Informed simplicity: an enlightened world view, in which a person has developed the ability to recognise and create patterns within complex mixtures.
This perfectly encapsulates the process we went though at the Guardian, and one I’ve experienced many times since. Only by working with the different pieces long enough, experimenting with various combinations, can you devise a system (or systems) that sufficiently model the underhand complexity.
A design system should not simply be a collection of user interface components along with some design theory. It should demonstrate how design patterns have been applied in real products and document how other teams have extended patterns for specific use cases.
Jeff makes an important point; the products of a design system will be the ultimate arbiters of its usefulness. Beyond the immediate success (or failure) of these products, as they evolve to meet the changing needs of our customers, so the systems supporting them will need to adapt also. The products that emanate from a design system are at the same time a constituent, living on its surface and feeding back to the layers below.
Accounting for change
Frank Pick’s successful management of London Transport was possible due to the support he received from the company’s chairman, Lord Ashfield. The departure of both Pick and Ashfield — plus growing private car ownership and declining passenger numbers — soon costs were being prioritised over quality, and a period of neglect followed.
Thankfully the last 15 years have seen these factors reverse, with the network again getting the attention it deserves. New lines are being built, while existing stations are being upgraded and repaired. Transport for London are managing this renewal by following the Station Design Idiom, a set of nine principles that underpin design across the Underground network. These are referred to on every project, be it a small-scale repair, a major refurbishment or a brand new station.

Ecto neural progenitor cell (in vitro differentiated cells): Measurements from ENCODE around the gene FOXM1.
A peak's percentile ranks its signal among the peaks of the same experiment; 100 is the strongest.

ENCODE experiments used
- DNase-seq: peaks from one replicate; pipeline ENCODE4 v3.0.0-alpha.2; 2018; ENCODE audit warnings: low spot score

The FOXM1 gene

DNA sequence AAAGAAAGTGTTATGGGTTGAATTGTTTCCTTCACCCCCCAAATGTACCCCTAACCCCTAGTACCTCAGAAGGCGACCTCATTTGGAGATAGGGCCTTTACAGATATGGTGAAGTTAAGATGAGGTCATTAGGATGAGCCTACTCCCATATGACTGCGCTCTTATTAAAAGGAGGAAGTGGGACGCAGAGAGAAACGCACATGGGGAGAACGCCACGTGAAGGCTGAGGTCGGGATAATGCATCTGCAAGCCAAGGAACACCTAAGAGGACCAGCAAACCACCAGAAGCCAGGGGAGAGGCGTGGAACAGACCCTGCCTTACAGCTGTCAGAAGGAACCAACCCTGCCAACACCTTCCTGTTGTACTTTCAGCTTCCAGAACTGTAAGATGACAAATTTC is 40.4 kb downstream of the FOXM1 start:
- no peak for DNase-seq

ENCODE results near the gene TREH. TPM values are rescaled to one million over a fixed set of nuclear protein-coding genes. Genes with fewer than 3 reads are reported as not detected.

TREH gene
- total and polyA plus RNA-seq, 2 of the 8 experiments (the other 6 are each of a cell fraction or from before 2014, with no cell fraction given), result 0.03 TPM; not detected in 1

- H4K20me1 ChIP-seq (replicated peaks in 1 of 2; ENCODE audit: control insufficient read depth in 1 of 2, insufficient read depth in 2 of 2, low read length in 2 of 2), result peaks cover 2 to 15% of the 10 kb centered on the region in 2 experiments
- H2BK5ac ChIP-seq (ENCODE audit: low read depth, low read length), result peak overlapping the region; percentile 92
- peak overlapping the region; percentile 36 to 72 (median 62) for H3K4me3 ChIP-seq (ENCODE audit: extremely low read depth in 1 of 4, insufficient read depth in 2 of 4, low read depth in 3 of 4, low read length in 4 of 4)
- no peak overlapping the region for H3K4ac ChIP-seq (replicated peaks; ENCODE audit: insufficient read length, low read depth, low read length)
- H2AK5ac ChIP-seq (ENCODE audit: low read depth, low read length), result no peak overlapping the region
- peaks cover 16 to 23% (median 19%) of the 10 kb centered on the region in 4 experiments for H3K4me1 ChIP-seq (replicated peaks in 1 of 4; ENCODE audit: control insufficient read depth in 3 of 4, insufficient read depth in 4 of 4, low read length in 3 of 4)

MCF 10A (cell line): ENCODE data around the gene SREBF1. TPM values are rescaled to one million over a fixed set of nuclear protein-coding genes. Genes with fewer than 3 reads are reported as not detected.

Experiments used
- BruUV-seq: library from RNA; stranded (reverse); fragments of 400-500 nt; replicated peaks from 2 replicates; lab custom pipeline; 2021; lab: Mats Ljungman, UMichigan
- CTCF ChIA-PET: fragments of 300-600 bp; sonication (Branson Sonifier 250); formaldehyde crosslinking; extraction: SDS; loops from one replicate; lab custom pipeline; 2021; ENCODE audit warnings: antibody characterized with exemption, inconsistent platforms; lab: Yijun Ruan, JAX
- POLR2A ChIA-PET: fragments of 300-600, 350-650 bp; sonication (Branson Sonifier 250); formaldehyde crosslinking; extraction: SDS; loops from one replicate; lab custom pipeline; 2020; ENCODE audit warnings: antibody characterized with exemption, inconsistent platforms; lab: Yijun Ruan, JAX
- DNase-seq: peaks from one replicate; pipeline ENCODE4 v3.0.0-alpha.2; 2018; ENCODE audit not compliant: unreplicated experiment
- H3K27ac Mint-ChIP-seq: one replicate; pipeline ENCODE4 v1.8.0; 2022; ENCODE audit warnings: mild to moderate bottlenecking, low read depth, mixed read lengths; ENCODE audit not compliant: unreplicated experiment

Included in the idiom is a new map that gives contractors a station-by-station guide to the different architectural styles used throughout the network. Paint colours and decorative materials should now match the architectural style of each building, rather than adhere to an overarching corporate look. By deliberately maintaining a diversity of styles, Transport for London have chosen to make the network’s design history an integral part of their design system. To me, this seems like a pragmatic approach.
In How Buildings Learn, Stewart Brand expands upon Frank Duffy’s idea that different timescales can be seen to effect a building. Called shearing layers, he describes these as follows:
- Site: the geographical setting and legally defined location, whose boundaries and context will outlast generations of ephemeral buildings.
- Structure: the foundation and load-bearing elements. Perilous and expensive to change, they remain in place for decades, if not centuries.
- Skin: the exterior surfaces that change every twenty years or so, either to keep up with fashion, technology or because they are in need of repair.
- Services: the wiring, plumbing, fire sprinkler systems and moving parts like elevators and escalators.
- Space Plan: the interior layout, composed of walls, ceilings, floors and doors that will be adapted to meet the needs of the current tenant.
- Stuff: Chairs, desks, phones, pictures; appliances, lamps, hairbrushes, basically all the things that frequently get moved around.
Duffy summarised this view:
Our basic argument is that there isn’t any such thing as a building. A building properly conceived is several layers of longevity of built components.
We can view a design system in a similar way. At its core, a set of guiding principles provide the foundations upon which everything else follows. If conceived with care, while open to periodic amendment, these should remain largely unchanged. The next layer makes these principles applicable, offering guidance to different practitioners. Given the time and cost involved in their creation these will have a decent shelf life. The penultimate layer concerns tooling, and its here that fashion and current practice will inform outcomes. At the surface, the products borne of a system will change frequently as they are adapted (tweaked, edited, adapted) to meet the everyday needs of customers.
So, in answer to the original question — what is a design system — perhaps there is no such thing, just layers of longevity comprised of agreed conventions and tooling.
In the first part of a three-part essay about design systems, I review two approaches for the creation of something equally as complex: a city.